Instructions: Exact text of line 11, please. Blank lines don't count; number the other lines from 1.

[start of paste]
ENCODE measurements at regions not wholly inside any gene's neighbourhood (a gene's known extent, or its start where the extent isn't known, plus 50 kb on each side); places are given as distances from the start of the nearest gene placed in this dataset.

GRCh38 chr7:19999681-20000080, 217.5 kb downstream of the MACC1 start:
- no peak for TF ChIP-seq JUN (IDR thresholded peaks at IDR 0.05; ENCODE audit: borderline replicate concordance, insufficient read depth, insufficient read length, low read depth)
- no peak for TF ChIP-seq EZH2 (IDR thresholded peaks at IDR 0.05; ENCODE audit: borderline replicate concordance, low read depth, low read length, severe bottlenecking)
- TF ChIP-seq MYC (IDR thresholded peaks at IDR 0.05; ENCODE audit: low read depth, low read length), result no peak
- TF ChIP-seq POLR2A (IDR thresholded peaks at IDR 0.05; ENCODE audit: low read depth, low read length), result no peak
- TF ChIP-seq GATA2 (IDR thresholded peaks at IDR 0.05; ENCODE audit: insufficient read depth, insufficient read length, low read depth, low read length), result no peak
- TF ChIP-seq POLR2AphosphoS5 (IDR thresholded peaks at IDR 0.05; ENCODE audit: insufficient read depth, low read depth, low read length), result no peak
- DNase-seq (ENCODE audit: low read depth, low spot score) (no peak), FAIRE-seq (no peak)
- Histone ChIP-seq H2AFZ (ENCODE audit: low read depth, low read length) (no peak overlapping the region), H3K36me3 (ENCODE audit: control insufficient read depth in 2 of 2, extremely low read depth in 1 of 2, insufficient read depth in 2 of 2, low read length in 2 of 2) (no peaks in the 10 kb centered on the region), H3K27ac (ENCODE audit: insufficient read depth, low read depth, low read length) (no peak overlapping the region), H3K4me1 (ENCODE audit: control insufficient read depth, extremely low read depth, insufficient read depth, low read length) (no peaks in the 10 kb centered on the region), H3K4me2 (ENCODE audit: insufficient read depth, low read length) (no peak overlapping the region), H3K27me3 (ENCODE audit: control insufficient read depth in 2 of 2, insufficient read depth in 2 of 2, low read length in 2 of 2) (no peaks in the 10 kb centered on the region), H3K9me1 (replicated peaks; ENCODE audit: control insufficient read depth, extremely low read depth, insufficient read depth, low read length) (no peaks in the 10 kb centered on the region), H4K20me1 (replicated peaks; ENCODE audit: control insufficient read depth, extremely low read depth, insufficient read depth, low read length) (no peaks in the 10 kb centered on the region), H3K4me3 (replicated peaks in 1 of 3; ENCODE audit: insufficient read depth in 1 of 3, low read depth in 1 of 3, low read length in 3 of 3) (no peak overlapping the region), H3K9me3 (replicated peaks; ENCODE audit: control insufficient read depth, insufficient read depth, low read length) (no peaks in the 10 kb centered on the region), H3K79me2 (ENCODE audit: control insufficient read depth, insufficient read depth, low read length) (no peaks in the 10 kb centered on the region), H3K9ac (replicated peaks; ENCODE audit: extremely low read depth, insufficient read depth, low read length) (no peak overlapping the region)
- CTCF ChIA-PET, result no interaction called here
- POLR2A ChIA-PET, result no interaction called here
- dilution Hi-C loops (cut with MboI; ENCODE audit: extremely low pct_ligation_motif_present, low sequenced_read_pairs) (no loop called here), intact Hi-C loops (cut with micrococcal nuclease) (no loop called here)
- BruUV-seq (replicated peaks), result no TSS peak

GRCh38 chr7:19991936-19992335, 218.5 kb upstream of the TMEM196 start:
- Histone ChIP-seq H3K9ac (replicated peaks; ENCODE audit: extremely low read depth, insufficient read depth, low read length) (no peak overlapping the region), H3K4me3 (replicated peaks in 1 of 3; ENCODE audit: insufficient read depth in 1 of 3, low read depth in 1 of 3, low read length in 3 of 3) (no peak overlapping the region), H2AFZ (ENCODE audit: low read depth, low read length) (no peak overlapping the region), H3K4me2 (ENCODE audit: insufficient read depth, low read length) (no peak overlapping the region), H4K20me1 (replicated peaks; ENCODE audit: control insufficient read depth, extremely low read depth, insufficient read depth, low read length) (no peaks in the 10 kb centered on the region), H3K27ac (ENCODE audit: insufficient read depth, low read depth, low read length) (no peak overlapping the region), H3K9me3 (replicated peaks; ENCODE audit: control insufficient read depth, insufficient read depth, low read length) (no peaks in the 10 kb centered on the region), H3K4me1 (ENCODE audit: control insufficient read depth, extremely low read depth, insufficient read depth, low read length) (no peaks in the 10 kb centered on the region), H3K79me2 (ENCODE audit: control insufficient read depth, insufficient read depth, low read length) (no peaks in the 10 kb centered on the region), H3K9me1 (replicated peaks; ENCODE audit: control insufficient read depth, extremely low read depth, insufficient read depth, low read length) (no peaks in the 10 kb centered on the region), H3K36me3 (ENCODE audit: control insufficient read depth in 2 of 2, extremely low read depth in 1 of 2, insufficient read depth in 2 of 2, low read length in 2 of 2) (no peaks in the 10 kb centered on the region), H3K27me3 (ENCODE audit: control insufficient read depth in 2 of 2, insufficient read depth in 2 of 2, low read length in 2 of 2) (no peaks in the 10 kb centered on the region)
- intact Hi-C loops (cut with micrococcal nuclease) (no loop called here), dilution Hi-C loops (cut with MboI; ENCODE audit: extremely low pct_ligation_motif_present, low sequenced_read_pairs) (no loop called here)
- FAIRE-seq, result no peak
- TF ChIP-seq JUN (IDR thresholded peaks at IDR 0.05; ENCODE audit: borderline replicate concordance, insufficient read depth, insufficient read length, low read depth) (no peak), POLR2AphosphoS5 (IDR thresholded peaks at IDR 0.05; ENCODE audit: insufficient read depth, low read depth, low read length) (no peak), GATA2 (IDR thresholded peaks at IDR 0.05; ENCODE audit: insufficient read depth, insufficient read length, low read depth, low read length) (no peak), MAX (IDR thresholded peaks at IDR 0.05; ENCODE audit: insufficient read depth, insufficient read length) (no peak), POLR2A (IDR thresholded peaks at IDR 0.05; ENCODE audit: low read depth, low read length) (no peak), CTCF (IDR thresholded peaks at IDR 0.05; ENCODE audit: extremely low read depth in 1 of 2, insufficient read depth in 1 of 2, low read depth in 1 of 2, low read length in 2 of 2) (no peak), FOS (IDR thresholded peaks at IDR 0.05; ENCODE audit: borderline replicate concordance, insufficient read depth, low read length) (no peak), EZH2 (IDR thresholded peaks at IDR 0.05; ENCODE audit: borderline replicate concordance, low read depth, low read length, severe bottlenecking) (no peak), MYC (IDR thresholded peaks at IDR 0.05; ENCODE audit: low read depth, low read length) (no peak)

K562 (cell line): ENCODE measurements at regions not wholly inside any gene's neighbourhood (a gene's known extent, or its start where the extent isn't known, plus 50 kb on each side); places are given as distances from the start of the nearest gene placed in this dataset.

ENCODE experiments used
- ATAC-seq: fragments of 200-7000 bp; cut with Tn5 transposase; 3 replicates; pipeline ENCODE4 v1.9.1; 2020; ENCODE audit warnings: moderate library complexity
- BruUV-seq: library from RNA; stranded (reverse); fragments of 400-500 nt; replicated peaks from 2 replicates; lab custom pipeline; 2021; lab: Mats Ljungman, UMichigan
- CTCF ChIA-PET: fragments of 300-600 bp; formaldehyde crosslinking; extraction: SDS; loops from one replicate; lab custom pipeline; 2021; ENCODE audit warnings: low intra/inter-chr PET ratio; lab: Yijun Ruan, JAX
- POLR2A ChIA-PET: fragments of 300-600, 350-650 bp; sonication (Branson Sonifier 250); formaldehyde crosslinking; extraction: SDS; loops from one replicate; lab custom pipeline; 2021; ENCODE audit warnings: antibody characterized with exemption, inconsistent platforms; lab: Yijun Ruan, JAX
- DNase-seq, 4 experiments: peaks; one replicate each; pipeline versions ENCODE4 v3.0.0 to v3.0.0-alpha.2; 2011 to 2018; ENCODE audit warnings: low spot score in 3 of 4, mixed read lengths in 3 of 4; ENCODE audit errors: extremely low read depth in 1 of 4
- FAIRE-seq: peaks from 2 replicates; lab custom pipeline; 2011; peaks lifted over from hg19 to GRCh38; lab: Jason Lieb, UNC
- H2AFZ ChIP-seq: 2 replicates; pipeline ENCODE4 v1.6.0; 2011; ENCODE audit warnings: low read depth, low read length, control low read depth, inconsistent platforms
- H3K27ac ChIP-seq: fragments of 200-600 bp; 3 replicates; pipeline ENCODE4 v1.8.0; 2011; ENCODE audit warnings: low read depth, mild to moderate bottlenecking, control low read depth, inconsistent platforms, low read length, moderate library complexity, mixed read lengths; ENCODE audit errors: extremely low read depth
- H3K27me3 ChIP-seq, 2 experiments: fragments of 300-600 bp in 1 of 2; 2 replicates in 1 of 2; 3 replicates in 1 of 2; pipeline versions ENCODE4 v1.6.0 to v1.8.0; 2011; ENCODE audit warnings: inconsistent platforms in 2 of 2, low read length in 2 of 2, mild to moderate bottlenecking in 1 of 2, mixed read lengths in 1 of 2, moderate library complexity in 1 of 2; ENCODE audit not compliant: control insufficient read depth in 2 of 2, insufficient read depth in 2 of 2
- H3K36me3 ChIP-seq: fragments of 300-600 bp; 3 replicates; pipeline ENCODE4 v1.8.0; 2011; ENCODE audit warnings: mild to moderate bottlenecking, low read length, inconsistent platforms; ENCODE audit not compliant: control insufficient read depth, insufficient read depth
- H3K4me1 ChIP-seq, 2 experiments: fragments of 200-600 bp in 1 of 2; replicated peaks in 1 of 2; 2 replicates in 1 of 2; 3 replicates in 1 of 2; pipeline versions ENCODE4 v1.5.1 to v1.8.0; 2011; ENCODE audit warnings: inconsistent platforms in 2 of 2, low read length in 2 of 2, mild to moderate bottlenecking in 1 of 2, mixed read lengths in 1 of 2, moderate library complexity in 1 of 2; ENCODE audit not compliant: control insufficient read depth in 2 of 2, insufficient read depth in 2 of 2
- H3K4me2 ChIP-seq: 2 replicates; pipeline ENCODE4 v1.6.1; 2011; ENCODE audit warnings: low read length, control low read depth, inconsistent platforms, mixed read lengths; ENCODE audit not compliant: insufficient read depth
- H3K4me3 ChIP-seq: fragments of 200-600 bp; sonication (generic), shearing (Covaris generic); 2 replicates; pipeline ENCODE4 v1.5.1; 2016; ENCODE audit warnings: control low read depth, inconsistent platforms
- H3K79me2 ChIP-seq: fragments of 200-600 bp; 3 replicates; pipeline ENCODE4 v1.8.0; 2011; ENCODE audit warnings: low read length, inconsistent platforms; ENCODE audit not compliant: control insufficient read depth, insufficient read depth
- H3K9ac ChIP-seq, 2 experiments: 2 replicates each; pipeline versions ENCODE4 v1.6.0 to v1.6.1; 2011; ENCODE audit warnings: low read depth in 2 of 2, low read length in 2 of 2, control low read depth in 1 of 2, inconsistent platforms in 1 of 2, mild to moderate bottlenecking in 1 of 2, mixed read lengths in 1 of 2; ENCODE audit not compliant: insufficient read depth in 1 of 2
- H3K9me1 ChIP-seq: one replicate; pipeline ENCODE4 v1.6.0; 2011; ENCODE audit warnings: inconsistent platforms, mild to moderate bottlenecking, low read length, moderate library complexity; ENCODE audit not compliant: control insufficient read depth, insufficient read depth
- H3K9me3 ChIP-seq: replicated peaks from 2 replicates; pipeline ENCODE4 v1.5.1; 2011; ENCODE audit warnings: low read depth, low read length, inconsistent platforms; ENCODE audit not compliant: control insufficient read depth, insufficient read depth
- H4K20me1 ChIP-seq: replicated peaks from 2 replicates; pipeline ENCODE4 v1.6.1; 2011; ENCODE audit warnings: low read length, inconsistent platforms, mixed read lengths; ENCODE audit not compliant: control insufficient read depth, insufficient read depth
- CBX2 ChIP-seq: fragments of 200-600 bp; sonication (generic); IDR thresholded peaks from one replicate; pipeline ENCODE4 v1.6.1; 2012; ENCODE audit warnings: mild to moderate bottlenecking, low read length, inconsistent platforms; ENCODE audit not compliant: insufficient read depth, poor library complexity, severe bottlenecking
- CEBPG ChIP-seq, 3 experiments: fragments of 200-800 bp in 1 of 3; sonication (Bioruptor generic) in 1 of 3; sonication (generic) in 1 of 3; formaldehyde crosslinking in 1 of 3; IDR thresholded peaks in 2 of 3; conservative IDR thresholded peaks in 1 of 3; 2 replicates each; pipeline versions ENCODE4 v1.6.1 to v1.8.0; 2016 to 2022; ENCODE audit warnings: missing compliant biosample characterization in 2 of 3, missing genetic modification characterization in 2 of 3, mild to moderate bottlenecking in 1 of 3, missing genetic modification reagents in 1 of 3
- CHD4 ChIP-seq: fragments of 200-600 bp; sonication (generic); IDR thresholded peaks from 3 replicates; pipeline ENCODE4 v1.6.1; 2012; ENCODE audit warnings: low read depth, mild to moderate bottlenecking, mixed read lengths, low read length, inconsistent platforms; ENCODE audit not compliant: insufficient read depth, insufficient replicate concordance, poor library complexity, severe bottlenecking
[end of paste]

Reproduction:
- CTCF ChIA-PET, result no interaction called here